As Cobb explains the rules of the game to his team while preparing for their mission, Nolan is too establishing the rules of his game to his audience- what it means to die in a dream, why one can feel pain even when you’re in a dream, the significance of the people you see in your dream, the difference between dream time and real time. Not to spoil the experience to you- but suffice to say that there are many many such rules that Nolan plays by in his movie. Those who have had some experience in the study of dreams will likely grasp this more quickly, but those who have not may take more time to accept the logic and regulations behind Nolan’s world- hence the multiple viewings.
Regardless, there is no doubt that it is engrossingly intriguing. All this takes place in the first half of the movie, which sets the stage for the inception itself in the latter half, an ingenious conceit set within a world of layered dreams that defies any description. Nolan uses the interconnectedness of these elaborate dream layers to intercut several breathtaking action spectacles - the storming of a vault within the Arctic within a zero-gravity fight along a hotel corridor within a high-speed vehicular freeway chase. Each of these would be thrilling in their own right, but with Nolan’s vision, Wally Pfister’s expansive photography and Lee Smith’s fine editing, the simultaneous unfolding of these set-pieces is utterly riveting.
Besides grand action, Nolan also delivers heart-wringing moments courtesy of Cobb’s troubled past with his late wife, Mal (Marion Cotillard), who threatens to wreak havoc on his missions by surfacing from his unconscious in the most inopportune manner. We’re kept in the dark most of the time, believing that Mal is an insidious presence Cobb is unable to eradicate, but Nolan’s reveal towards the end of the film that puts into perspective Cobb’s unresolved guilt delivers an emotional finish that will leave you floored.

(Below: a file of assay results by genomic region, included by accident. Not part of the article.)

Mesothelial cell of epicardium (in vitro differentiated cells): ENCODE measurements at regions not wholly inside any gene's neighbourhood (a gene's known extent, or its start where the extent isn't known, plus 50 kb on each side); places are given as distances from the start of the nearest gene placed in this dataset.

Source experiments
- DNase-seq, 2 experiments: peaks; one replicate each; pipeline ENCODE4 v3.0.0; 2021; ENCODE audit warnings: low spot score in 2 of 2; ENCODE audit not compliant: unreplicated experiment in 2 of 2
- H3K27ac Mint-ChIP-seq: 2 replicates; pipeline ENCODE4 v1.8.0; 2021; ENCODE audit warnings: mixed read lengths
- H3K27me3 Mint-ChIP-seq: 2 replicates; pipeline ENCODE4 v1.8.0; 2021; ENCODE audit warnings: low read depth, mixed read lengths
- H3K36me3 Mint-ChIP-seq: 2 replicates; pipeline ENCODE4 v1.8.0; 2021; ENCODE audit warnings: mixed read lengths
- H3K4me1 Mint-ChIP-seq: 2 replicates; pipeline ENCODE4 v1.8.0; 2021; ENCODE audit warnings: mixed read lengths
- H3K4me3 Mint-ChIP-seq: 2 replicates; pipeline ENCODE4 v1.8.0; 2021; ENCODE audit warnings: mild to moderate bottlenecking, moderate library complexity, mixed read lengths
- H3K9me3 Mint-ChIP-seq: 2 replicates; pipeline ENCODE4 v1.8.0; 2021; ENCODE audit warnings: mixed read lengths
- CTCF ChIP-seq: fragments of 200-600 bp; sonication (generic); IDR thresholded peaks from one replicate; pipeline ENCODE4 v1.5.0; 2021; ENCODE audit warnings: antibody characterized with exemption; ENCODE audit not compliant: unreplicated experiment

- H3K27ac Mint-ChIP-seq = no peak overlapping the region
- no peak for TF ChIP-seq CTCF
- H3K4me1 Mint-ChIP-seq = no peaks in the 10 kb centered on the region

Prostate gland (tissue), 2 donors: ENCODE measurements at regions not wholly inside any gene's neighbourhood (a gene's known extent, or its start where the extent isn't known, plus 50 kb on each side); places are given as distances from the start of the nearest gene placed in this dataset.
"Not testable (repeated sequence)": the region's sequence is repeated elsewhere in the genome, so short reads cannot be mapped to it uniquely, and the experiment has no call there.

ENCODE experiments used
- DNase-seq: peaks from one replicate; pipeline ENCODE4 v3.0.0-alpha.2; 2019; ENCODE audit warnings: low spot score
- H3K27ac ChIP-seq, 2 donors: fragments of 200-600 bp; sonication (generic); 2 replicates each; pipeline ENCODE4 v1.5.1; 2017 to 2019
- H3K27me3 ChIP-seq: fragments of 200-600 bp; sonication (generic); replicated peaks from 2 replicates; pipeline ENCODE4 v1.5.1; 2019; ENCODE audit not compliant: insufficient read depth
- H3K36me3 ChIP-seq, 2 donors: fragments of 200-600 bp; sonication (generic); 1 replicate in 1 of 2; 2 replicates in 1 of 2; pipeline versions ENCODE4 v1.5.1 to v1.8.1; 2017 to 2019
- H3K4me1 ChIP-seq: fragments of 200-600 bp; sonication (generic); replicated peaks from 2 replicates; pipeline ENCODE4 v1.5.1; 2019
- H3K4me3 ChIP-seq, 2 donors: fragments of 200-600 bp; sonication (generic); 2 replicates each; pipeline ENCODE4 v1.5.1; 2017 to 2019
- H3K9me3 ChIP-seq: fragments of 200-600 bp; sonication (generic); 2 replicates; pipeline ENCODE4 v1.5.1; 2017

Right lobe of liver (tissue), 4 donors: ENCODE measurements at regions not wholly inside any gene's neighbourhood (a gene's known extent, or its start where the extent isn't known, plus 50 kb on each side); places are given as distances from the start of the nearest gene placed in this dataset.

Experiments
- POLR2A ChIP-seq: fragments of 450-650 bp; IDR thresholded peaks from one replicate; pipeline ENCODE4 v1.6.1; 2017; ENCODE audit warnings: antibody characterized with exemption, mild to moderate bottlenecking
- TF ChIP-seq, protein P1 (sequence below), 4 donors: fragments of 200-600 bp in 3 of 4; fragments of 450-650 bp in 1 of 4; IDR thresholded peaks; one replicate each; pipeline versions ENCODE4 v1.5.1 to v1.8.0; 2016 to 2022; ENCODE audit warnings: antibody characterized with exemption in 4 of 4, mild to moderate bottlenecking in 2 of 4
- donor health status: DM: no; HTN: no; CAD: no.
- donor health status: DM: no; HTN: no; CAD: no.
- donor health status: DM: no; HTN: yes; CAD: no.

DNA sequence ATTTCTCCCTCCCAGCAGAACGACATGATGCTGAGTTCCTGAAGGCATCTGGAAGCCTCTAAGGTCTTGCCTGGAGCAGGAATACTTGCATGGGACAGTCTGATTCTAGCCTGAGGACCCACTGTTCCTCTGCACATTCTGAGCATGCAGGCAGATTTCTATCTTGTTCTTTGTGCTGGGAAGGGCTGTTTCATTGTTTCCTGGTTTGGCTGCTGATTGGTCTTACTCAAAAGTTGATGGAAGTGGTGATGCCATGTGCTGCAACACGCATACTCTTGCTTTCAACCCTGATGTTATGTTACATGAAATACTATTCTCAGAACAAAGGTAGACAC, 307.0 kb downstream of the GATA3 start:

As with his previous movies, Nolan displays a knack for choosing actors who can best embody the characters in his films. While DiCaprio’s role here may be reminiscent of that in his earlier Shutter Island, there’s no question that he anchors the movie with a perfectly calibrated performance that is equal parts intense and heartfelt. The rest of the supporting characters fill out their roles just as vividly- Joseph Gordon-Levitt radiates confidence and suavity, Ellen Page displays suitable wit and grit, and in particular Marion Cotillard exudes both sultriness and danger in an edgy yet eventually heartbreaking performance.
But “Inception” is Nolan’s vision through and through- and in fact, a visionary director and a master filmmaker at that. Many years Nolan spent refining his screenplay, and it shows in the great detail and complexity that makes “Inception” both an intellectual and visceral enjoyment- just take the names of the various characters, each of which have a special significance. With “Inception”, Nolan invites you to open your mind to possibilities- possibilities of alternate realities, of complexities beyond the conscious mind to grasp and most importantly, of the power of imagination. It is that rare gem of a film that is so multi-layered, so profound and so fascinating that you’ll want to experience it again immediately after you’ve seen it- just so you can fully appreciate its genius.
(Inception is Christopher Nolan’s masterpiece, a work of sheer brilliance that astounds on intelligence, spectacle and heart)
Review by Gabriel Chong